Google seemed to be heading to a relatively painless antitrust decision from the U.S. Federal Trade Commission in recent months, one that wouldn't have hit the search giant's search engine practices with a big stick.
But that's been changing lately as critics have been letting the FTC know that a more serious approach should be considered, especially in light of harsher consequences and actions being taken by the European Union in connection with antitrust complaints there against Google.
Such criticisms are the thrust of the FTC's about-face in how it was approaching Google, according to a Dec. 20 story from Politico.
"European regulators appear headed toward a dramatically different conclusion to their antitrust probe of Google than their American counterparts—a binding agreement that could cost the search company dearly if violated," according to Politico. "That's one of several reasons why the expected Federal Trade Commission settlement that sources said was a done deal unraveled Tuesday."
Neither agency "was ever expected to formally label Google a monopoly or a violator of antitrust laws, but all signs pointed to the FTC concluding its case with voluntary concessions while the EU would extract a binding agreement that could significantly alter how the search engine operates there," the story reported.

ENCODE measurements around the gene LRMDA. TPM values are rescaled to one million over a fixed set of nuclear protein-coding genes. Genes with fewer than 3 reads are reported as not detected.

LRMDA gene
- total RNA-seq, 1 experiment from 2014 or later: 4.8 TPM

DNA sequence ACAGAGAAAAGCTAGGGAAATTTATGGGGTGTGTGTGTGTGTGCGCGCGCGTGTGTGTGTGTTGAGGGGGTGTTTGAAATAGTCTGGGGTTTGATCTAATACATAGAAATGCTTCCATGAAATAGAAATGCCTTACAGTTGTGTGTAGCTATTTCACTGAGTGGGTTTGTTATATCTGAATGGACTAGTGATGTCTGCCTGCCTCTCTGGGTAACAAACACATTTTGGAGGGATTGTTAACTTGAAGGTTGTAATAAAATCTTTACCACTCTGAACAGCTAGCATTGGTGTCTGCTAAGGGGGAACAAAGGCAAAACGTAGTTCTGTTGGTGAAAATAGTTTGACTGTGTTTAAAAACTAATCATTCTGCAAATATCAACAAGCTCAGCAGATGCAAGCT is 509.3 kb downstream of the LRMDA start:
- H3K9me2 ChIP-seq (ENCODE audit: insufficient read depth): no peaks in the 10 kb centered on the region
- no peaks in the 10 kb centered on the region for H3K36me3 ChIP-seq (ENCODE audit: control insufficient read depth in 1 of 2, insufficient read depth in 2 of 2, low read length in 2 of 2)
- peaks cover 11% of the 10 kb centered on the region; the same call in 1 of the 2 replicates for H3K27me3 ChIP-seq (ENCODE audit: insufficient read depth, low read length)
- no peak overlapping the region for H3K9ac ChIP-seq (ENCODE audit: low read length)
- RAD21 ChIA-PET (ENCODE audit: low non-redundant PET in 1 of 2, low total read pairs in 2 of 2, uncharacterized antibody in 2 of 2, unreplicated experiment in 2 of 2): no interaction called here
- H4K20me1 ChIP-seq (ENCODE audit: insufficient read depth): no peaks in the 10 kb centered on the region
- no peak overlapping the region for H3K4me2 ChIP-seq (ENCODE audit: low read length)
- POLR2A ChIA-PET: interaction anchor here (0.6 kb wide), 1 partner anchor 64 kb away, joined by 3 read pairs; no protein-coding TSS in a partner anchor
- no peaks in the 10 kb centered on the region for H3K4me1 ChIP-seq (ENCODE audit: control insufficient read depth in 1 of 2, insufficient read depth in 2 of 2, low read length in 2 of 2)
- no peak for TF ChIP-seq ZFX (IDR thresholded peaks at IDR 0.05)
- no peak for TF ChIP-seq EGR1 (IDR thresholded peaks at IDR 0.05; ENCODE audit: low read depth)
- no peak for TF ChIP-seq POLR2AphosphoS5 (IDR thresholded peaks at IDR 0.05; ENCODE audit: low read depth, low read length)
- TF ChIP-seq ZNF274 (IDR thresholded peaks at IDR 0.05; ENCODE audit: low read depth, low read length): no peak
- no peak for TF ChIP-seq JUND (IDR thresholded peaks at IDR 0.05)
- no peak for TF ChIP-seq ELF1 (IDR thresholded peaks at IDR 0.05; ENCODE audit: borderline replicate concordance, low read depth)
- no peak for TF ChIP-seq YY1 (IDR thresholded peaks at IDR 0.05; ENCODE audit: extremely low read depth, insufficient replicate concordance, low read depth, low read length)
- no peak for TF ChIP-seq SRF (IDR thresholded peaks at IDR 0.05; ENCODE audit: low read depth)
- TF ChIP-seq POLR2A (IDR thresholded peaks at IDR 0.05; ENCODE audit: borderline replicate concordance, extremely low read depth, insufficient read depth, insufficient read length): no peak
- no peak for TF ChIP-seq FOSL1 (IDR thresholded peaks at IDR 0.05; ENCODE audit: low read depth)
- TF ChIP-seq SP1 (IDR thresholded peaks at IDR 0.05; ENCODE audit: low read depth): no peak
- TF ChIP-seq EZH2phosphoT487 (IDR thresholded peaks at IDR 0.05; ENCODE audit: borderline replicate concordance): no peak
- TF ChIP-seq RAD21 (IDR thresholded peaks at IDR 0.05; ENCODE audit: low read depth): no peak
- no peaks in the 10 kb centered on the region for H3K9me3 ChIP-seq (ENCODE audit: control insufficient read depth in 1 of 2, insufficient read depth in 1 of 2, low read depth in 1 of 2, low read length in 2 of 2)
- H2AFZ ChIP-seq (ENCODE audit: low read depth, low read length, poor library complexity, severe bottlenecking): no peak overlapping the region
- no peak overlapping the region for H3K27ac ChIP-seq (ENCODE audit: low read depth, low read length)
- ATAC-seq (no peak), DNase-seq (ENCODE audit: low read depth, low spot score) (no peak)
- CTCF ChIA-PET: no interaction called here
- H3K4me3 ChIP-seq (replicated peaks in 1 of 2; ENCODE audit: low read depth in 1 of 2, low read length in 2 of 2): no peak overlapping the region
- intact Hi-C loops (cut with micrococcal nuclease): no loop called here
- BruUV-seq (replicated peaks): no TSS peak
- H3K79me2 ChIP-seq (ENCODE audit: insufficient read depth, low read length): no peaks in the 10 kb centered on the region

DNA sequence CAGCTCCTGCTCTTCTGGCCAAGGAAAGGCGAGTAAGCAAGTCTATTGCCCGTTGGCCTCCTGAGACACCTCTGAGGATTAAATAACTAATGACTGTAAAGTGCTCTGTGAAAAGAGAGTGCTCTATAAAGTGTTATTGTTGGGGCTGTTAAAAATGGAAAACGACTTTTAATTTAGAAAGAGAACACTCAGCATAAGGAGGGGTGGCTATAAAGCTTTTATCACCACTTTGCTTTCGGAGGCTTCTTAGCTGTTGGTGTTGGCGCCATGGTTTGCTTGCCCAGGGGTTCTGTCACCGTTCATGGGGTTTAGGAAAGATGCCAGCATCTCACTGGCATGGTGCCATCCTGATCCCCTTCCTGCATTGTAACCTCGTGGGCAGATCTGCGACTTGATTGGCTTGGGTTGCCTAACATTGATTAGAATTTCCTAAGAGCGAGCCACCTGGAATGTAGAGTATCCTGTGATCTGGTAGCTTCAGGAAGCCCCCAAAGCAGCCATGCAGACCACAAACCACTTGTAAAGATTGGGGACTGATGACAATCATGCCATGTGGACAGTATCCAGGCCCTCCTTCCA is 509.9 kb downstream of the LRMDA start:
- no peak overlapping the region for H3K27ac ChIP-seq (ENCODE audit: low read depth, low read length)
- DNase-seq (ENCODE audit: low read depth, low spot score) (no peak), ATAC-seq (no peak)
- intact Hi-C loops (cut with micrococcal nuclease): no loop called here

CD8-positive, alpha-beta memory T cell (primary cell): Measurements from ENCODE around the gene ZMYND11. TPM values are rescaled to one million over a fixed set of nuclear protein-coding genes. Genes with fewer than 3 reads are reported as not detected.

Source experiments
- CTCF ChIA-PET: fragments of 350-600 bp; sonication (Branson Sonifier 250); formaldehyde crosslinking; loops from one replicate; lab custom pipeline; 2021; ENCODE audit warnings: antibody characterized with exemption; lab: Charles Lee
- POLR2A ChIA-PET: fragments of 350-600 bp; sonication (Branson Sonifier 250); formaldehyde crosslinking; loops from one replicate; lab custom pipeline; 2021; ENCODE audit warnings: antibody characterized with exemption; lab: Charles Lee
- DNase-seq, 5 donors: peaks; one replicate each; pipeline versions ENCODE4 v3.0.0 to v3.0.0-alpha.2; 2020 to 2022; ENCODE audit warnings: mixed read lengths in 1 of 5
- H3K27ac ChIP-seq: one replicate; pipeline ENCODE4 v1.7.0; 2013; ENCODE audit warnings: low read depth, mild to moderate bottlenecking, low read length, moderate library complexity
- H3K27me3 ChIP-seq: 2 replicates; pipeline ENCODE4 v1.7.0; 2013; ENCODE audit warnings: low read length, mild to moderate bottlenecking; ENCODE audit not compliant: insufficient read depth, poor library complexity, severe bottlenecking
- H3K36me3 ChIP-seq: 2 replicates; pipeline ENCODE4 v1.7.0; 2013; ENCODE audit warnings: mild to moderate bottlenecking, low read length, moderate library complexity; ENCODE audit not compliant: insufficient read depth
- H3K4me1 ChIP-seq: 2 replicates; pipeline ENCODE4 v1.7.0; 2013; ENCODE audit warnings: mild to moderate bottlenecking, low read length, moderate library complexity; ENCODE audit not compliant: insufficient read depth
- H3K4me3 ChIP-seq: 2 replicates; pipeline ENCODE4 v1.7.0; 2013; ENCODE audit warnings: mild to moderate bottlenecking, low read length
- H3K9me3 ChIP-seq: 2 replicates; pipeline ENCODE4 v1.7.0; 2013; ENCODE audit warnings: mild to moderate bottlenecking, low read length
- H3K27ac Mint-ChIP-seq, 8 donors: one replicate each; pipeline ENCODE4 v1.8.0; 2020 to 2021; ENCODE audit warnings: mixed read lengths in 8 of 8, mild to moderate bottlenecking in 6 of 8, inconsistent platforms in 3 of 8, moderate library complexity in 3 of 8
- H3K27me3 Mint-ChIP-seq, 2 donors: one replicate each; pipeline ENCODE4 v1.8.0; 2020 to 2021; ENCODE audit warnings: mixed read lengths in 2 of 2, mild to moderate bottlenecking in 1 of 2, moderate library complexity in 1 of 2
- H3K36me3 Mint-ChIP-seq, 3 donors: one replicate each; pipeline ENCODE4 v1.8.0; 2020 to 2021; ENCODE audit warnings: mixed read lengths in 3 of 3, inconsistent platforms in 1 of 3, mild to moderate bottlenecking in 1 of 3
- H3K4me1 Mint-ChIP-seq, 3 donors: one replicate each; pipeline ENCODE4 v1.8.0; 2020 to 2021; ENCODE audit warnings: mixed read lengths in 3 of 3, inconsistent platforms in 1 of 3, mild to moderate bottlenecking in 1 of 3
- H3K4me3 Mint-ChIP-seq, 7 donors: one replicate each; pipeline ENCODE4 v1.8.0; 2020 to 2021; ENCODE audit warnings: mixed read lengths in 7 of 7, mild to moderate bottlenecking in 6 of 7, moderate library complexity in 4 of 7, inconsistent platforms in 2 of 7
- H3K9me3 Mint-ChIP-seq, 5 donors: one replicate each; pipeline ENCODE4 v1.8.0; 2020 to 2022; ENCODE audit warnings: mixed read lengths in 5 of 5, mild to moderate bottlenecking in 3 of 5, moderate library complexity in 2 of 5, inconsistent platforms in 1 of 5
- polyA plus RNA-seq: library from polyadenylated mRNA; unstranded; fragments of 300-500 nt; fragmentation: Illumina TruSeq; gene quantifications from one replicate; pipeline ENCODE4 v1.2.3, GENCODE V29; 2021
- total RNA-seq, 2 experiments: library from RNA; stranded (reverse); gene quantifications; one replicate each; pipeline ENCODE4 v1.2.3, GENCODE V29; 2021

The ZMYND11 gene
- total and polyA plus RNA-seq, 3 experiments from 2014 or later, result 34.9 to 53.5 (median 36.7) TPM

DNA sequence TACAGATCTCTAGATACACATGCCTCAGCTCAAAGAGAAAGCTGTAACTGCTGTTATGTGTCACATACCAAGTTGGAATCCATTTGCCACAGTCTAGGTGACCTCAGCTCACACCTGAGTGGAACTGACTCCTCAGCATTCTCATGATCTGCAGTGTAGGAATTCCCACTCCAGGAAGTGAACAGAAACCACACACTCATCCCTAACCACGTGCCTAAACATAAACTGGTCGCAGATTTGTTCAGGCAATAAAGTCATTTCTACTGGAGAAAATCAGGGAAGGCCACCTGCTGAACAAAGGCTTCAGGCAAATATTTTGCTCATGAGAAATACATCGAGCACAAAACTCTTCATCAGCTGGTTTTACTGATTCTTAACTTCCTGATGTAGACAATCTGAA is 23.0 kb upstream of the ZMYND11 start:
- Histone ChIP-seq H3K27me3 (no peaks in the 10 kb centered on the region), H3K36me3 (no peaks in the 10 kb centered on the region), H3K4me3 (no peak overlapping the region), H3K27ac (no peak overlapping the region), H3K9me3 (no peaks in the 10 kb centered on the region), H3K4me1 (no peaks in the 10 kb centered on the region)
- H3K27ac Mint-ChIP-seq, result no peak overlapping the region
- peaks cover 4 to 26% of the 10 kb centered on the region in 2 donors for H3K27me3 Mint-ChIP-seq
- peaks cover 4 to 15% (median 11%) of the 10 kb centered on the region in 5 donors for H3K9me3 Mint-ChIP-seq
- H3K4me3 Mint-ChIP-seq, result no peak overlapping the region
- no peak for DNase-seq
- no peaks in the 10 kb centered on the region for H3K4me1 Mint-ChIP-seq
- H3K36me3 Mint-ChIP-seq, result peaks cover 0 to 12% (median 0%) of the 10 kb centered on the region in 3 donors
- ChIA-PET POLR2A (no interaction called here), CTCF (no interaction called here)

Rumors have been circulating for months that the FTC would announce a decision in the case by the end of this year, but that was scuttled Dec. 19 when unnamed sources revealed that a decision in the matter won't come until sometime in 2013.
Several IT analysts who spoke with eWEEK said they aren't surprised that the FTC might be taking a harsher approach in its reviews of Google and its behavior in the world of search.
"The FTC would look foolish giving Google a tickle if the EU puts real meat on the bone," Steve Duplessie, founder of Enterprise Strategy Group, wrote in an email response. "The problem is that like all 'new' effective monopolies—which, let's face it—we all strive to become, are difficult to regulate due to their very nature. These issues never existed before. It's logical that any company successful at changing the game the way that Google has will continue to push and push until it is stopped. "
On the other hand, wrote Duplessie, "I have no issue with Google in this regard—it’s in the DNA of all successful businesses that operate above board, albeit often at the fringes."
In the United States, companies like Google have an easier time pushing their own agendas, he said, because "our very system is built to support the business versus the people. It's only when the business crosses a line so egregiously, and many times not even after that (again, look at the banking fiasco—nothing of substance has changed at all from a regulatory perspective) that our regulators ever really act in the best interest of the people versus the business."